The Convention on the Conservation of Antarctic Marine Living Resources, also known as the Commission for the Conservation of Antarctic Marine Living Resources, and CCAMLR, is part of the Antarctic Treaty System.

Patagonian toothfish species of fish

The Patagonian toothfish is a species of notothen found in cold waters between depths of 45 and 3,850 m in the southern Atlantic, Pacific, and Indian Oceans and Southern Ocean on seamounts and continental shelves around most Subantarctic islands.

Polar regions of Earth regions around the Earths geographical poles

The polar regions, also called the frigid zones, of Earth are the regions of the planet that surround its geographical poles, lying within the polar circles. These high latitudes are dominated by floating sea ice covering much of the Arctic ocean in the north, and by the Antarctic ice sheet on the continent of Antarctica in the South.

Antarctic realm One of the Earths eight biogeographic realms

The Antarctic realm is one of eight terrestrial biogeographic realms. The ecosystem includes Antarctica and several island groups in the southern Atlantic and Indian Oceans. The continent of Antarctica is so cold that it has supported only 2 vascular plants for millions of years, and its flora presently consists of around 250 lichens, 100 mosses, 25-30 liverworts, and around 700 terrestrial and aquatic algal species, which live on the areas of exposed rock and soil around the shore of the continent. Antarctica's two flowering plant species, the Antarctic hair grass and Antarctic pearlwort, are found on the northern and western parts of the Antarctic Peninsula. Antarctica is also home to a diversity of animal life, including penguins, seals, and whales.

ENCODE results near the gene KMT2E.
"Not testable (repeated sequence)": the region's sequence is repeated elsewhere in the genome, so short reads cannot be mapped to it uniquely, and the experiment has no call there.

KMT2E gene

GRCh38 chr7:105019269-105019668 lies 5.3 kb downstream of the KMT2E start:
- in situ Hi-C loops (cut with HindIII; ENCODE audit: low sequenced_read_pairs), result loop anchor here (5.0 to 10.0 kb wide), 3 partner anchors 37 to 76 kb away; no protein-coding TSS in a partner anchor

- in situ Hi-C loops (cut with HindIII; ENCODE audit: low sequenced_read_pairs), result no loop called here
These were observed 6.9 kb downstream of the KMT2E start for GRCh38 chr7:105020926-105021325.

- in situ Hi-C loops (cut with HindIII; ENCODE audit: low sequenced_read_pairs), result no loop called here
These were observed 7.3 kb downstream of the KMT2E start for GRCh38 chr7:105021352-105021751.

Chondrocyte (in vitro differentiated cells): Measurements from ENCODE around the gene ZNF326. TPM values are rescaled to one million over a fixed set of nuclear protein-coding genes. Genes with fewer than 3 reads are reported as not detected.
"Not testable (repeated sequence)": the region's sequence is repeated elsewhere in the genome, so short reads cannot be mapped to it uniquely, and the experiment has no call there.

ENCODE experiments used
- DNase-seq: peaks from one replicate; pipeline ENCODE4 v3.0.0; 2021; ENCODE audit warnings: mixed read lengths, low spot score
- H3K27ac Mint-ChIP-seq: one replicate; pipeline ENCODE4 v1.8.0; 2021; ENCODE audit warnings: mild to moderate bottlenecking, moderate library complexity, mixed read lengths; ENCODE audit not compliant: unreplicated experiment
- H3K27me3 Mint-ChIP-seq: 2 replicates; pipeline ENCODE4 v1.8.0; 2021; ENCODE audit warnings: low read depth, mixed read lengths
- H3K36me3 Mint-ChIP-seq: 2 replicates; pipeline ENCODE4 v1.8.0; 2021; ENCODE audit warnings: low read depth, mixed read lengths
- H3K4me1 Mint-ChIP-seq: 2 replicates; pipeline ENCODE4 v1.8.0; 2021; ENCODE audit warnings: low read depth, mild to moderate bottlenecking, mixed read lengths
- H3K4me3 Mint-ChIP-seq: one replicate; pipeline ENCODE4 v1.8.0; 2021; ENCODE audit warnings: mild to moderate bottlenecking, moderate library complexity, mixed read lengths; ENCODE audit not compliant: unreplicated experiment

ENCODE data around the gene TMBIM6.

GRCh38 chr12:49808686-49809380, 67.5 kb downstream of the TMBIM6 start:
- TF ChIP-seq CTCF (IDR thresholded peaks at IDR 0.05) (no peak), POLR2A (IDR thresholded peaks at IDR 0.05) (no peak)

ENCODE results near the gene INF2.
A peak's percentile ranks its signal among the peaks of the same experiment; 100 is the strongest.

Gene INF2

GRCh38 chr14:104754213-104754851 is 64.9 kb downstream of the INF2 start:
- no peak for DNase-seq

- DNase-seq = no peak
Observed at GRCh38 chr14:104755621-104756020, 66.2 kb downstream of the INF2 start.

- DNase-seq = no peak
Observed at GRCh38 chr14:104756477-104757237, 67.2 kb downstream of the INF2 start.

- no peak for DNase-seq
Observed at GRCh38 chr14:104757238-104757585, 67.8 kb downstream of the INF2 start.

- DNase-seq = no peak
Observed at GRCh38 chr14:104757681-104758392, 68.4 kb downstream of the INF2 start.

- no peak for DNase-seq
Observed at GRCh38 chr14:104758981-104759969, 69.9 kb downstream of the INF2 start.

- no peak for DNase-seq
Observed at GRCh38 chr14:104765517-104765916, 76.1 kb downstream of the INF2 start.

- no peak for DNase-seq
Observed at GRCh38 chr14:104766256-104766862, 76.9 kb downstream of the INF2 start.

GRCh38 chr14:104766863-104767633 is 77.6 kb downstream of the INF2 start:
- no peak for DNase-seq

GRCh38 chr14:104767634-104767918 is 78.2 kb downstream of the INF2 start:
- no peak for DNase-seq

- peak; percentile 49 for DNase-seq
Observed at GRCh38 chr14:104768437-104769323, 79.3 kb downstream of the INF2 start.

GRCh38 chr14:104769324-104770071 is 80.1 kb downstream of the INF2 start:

Emilio Marcos Palma is an Argentine man who was the first documented person born on the continent of Antarctica.

Antarctic Convergence Where cold, northward-flowing Antarctic waters meet the relatively warmer waters of the subantarctic

The Antarctic Convergence or Antarctic Polar Front is a curve continuously encircling Antarctica, varying in latitude seasonally, where cold, northward-flowing Antarctic waters meet the relatively warmer waters of the subantarctic. Antarctic waters predominantly sink beneath the warmer subantarctic waters, while associated zones of mixing and upwelling create a zone very high in marine productivity, especially for Antarctic krill.